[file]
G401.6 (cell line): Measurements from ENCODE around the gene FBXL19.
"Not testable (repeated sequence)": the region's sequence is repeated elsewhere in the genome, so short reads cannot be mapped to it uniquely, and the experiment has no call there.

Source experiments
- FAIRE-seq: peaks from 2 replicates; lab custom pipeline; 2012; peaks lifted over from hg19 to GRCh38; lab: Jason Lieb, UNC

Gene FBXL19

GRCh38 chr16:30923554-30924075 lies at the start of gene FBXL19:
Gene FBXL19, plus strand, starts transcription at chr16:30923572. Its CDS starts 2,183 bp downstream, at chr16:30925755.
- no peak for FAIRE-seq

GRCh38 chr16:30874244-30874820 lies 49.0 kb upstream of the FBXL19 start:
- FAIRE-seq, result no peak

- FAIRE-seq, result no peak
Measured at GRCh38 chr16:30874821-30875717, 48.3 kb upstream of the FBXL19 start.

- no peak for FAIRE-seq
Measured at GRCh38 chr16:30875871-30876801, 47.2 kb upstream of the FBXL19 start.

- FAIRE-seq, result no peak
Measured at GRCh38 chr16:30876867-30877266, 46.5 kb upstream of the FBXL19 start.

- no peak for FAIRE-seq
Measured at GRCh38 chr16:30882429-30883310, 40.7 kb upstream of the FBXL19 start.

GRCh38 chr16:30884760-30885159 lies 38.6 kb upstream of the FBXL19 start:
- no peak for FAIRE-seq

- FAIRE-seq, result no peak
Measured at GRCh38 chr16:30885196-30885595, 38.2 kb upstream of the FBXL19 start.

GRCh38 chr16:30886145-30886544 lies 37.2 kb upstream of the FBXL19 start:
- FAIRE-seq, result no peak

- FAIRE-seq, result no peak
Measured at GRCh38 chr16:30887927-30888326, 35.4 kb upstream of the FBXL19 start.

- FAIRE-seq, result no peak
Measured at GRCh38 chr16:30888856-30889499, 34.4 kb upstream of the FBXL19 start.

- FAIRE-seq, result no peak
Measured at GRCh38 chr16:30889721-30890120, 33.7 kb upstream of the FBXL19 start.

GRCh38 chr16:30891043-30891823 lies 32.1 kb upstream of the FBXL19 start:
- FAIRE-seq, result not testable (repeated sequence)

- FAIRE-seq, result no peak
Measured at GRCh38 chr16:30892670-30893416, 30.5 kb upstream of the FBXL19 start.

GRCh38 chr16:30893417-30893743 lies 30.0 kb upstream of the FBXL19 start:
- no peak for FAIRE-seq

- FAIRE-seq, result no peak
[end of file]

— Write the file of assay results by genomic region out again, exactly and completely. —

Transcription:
G401.6 (cell line): Measurements from ENCODE around the gene FBXL19.
"Not testable (repeated sequence)": the region's sequence is repeated elsewhere in the genome, so short reads cannot be mapped to it uniquely, and the experiment has no call there.

Source experiments
- FAIRE-seq: peaks from 2 replicates; lab custom pipeline; 2012; peaks lifted over from hg19 to GRCh38; lab: Jason Lieb, UNC

Gene FBXL19

GRCh38 chr16:30923554-30924075 lies at the start of gene FBXL19:
Gene FBXL19, plus strand, starts transcription at chr16:30923572. Its CDS starts 2,183 bp downstream, at chr16:30925755.
- no peak for FAIRE-seq

GRCh38 chr16:30874244-30874820 lies 49.0 kb upstream of the FBXL19 start:
- FAIRE-seq, result no peak

- FAIRE-seq, result no peak
Measured at GRCh38 chr16:30874821-30875717, 48.3 kb upstream of the FBXL19 start.

- no peak for FAIRE-seq
Measured at GRCh38 chr16:30875871-30876801, 47.2 kb upstream of the FBXL19 start.

- FAIRE-seq, result no peak
Measured at GRCh38 chr16:30876867-30877266, 46.5 kb upstream of the FBXL19 start.

- no peak for FAIRE-seq
Measured at GRCh38 chr16:30882429-30883310, 40.7 kb upstream of the FBXL19 start.

GRCh38 chr16:30884760-30885159 lies 38.6 kb upstream of the FBXL19 start:
- no peak for FAIRE-seq

- FAIRE-seq, result no peak
Measured at GRCh38 chr16:30885196-30885595, 38.2 kb upstream of the FBXL19 start.

GRCh38 chr16:30886145-30886544 lies 37.2 kb upstream of the FBXL19 start:
- FAIRE-seq, result no peak

- FAIRE-seq, result no peak
Measured at GRCh38 chr16:30887927-30888326, 35.4 kb upstream of the FBXL19 start.

- FAIRE-seq, result no peak
Measured at GRCh38 chr16:30888856-30889499, 34.4 kb upstream of the FBXL19 start.

- FAIRE-seq, result no peak
Measured at GRCh38 chr16:30889721-30890120, 33.7 kb upstream of the FBXL19 start.

GRCh38 chr16:30891043-30891823 lies 32.1 kb upstream of the FBXL19 start:
- FAIRE-seq, result not testable (repeated sequence)

- FAIRE-seq, result no peak
Measured at GRCh38 chr16:30892670-30893416, 30.5 kb upstream of the FBXL19 start.

GRCh38 chr16:30893417-30893743 lies 30.0 kb upstream of the FBXL19 start:
- no peak for FAIRE-seq

- FAIRE-seq, result no peak